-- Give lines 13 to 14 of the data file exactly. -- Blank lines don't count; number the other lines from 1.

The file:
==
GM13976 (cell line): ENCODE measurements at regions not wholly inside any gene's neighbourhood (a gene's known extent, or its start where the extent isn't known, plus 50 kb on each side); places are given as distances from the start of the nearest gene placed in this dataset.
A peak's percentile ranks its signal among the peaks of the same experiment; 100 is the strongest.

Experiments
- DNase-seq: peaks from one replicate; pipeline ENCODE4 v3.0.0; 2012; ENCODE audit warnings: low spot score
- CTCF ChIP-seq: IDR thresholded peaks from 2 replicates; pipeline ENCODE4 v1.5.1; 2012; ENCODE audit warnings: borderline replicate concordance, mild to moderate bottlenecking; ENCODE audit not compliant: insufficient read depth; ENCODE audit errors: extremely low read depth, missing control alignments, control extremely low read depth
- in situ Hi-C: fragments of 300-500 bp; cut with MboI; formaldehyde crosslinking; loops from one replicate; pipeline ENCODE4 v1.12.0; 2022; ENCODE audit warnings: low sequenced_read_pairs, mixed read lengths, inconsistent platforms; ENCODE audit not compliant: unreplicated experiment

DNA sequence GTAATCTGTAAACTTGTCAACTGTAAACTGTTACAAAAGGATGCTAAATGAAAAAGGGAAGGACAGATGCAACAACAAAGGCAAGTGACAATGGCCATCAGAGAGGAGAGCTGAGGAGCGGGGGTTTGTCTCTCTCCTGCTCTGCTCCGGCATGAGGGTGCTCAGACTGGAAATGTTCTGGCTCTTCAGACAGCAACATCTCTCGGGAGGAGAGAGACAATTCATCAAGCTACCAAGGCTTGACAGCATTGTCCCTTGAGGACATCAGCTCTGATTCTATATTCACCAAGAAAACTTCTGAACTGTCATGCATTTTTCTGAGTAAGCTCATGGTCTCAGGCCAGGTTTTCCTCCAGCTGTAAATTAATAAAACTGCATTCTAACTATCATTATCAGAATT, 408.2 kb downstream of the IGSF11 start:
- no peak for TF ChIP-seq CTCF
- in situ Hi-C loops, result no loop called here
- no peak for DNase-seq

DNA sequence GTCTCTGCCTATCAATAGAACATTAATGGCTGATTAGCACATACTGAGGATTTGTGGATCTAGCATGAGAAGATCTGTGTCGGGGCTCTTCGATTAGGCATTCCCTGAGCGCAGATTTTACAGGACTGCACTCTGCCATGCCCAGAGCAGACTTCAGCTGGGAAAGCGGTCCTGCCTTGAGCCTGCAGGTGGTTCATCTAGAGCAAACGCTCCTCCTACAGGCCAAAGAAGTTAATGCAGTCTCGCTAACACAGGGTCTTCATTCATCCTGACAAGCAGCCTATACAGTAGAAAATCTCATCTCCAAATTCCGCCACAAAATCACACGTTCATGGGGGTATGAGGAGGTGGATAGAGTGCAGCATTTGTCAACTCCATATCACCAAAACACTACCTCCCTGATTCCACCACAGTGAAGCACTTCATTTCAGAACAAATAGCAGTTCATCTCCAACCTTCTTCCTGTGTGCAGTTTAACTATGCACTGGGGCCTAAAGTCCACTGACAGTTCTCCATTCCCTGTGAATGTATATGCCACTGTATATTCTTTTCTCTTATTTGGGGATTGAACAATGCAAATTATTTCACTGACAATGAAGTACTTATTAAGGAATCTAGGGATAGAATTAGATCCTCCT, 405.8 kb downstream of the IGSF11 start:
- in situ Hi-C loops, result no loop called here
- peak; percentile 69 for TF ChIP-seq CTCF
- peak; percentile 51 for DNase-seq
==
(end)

- peak; percentile 69 for TF ChIP-seq CTCF
- peak; percentile 51 for DNase-seq